Arafat, Netanyahu hold secret meeting
Some 'progress' but no deal on Hebron
January 5, 1997
Web posted at: 10:30 a.m. EST (1530 GMT)
EREZ, Gaza Strip (CNN) -- Israeli Prime Minister Benjamin
Netanyahu and Palestinian Authority President Yasser Arafat
met secretly in the early hours of Sunday morning in an
attempt to break the impasse over the Hebron negotiations.
After the four-hour meeting, sources said -- as they have
repeatedly for the past two weeks -- that the two were "very
close" to an agreement, but that another meeting would most
likely be required to seal the deal.
U.S. special envoy Dennis Ross brought Arafat and Netanyahu
together after meeting with the two leaders separately on
"We are making progress but we still haven't reached full agreement on all the issues."
-- Israeli Prime Minister Benjamin Netanyahu
Netanyahu confirmed the meeting during a speech to the Tel
Aviv Chamber of Commerce, saying that "certain progress" was
made. But he cautioned that the two had "not reached full
agreement on all the issues."
Palestinian officials said the Netanyahu-Arafat meeting,
which began at 2 a.m., was a positive one.
"Some progress was made," said Palestinian Planning Minister
Under an agreement made with the previous government of
Israel, the Israelis were to redeploy their troops in Hebron
10 months ago. But the government delayed the redeployment
after Islamic militants carried out a series of
suicide bombings in Jerusalem. After
his election, Netanyahu further postponed the move in order
to provide better security for 450 Jewish settlers in
Sources said the two sides have already reached an agreement
on Israeli troop redeployment in the West Bank city, but were
stuck on the issue of a timetable for redeployment elsewhere
in the Palestinian self-rule region.
Further redeployment was written into the original agreement
without a timetable, and Netanyahu has been unwilling to
agree to one in this round of negotiations. Israeli officials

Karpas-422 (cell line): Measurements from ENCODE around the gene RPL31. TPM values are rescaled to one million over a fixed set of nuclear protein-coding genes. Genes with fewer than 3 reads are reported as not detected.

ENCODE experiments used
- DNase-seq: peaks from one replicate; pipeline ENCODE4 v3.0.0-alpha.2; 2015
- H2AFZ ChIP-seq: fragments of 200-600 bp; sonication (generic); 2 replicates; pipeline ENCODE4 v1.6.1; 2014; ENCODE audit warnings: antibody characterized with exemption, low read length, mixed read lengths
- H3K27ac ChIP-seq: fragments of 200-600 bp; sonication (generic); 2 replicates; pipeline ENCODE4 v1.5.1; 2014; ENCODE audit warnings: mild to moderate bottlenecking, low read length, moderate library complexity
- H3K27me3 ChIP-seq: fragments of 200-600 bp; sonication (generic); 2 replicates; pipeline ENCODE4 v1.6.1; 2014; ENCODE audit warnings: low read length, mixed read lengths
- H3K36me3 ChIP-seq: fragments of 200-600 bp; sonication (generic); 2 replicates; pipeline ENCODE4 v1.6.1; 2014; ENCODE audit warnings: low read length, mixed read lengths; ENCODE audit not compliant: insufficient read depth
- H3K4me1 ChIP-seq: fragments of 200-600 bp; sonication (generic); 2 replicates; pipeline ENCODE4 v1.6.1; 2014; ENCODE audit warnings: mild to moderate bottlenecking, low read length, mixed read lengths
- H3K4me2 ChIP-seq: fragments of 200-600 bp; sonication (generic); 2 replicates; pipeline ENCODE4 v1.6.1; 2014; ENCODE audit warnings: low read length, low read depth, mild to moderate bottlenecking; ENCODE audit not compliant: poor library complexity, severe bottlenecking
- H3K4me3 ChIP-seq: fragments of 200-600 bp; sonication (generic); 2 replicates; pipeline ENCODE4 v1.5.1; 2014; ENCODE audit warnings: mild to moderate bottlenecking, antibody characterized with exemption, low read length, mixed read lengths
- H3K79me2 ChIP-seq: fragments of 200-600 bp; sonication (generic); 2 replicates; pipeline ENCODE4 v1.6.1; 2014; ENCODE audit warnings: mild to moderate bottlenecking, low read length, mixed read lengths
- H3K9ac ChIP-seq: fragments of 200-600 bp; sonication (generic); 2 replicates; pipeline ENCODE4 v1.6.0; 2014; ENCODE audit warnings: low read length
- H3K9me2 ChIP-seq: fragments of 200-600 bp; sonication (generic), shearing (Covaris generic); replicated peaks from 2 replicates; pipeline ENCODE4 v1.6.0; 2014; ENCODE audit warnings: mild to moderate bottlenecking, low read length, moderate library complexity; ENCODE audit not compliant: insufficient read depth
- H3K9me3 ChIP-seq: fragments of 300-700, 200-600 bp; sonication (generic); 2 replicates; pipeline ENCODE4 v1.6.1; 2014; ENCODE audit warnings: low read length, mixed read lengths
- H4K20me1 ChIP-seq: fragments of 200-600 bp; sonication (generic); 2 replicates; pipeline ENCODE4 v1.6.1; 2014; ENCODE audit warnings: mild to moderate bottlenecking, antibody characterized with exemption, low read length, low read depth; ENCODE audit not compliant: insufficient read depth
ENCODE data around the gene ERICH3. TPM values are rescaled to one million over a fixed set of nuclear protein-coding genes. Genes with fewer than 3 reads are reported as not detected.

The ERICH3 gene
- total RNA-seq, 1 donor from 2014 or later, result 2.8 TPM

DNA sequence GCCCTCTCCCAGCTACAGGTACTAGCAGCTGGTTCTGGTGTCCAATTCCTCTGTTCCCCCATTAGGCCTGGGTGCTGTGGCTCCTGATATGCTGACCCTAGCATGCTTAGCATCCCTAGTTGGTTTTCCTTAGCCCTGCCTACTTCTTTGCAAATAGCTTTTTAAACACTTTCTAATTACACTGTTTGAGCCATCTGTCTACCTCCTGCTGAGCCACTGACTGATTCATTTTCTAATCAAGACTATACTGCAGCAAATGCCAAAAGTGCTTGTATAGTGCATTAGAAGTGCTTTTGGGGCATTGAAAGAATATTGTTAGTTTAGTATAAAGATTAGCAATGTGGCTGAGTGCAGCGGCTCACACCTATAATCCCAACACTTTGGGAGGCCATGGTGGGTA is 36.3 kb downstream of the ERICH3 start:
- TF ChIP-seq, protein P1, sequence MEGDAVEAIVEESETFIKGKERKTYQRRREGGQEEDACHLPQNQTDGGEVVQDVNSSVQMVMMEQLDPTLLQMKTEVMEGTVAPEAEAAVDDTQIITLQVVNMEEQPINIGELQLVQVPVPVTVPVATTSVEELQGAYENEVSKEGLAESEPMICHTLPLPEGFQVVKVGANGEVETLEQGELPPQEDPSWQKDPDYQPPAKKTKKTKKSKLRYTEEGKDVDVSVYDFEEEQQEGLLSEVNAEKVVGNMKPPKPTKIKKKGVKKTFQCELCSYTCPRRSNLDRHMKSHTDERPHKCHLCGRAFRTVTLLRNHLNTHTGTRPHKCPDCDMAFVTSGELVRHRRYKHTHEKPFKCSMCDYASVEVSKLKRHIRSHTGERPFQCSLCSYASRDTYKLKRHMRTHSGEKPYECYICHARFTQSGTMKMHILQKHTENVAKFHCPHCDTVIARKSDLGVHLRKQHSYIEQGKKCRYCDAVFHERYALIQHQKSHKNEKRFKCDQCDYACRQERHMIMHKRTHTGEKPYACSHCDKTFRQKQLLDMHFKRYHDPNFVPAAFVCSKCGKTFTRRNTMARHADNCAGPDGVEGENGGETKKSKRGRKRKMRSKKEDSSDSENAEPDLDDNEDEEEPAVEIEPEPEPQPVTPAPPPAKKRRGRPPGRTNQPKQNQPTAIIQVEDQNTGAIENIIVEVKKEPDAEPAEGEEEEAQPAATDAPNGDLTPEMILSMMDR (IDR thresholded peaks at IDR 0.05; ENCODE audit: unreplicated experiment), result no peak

blamed the Palestinian insistence on a timetable for the snag
in finalizing the Hebron deal.
"Mr. Arafat isn't ready to close the deal on the basis of the
agreements that have already been made," said Netanyahu
adviser Dore Gold.
Palestinian officials interpret the original agreement as
calling for three further West Bank pull-backs by November
"There won't be an agreement unless there will be a
commitment on the three phases," said Arafat adviser Ahmed
Despite word from the late-night meeting that a final deal
was closer, others in the Israeli government cautioned that
support for further concessions was unlikely in the Israeli
"If he makes these concessions ... it will be practically
impossible to get approval in the Cabinet," said Cabinet
Minister Natan Sharansky, a Netanyahu supporter.
But Palestinian analyst Ghassan Khatib said Netanyahu
was "giving up to the extremists in his government."
"(He) is retreating from some points that he promised last
week when we were on the eve of a breakthrough on Hebron,"
The impasse over Hebron
has increased tensions in the region during recent weeks.
Sunday morning, as news of the Arafat-Netanyahu meeting
leaked out, a fire bomb was
hurled in front of a Hebron building inhabited by Jews. It
caused no injuries or damage.
But outside the Beit El settlement near the West Bank town of
Ramallah, Jewish settlers began removing mobile homes they
had placed on a hilltop where they hoped to expand their
settlement. The settlers said they had reached a deal with
the Israeli government swapping removal of the homes for a
meeting with Defense Minister Yitzhak Mordechai.
Correspondent Jerrold Kessel and Reuters contributed to this report.
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